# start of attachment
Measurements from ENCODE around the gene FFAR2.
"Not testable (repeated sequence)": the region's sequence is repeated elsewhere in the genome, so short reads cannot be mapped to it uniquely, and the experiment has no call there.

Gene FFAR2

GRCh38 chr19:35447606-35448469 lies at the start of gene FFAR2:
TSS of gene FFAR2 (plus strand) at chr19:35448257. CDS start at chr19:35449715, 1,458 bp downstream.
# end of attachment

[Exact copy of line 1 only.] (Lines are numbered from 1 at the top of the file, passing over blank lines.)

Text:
Measurements from ENCODE around the gene FFAR2.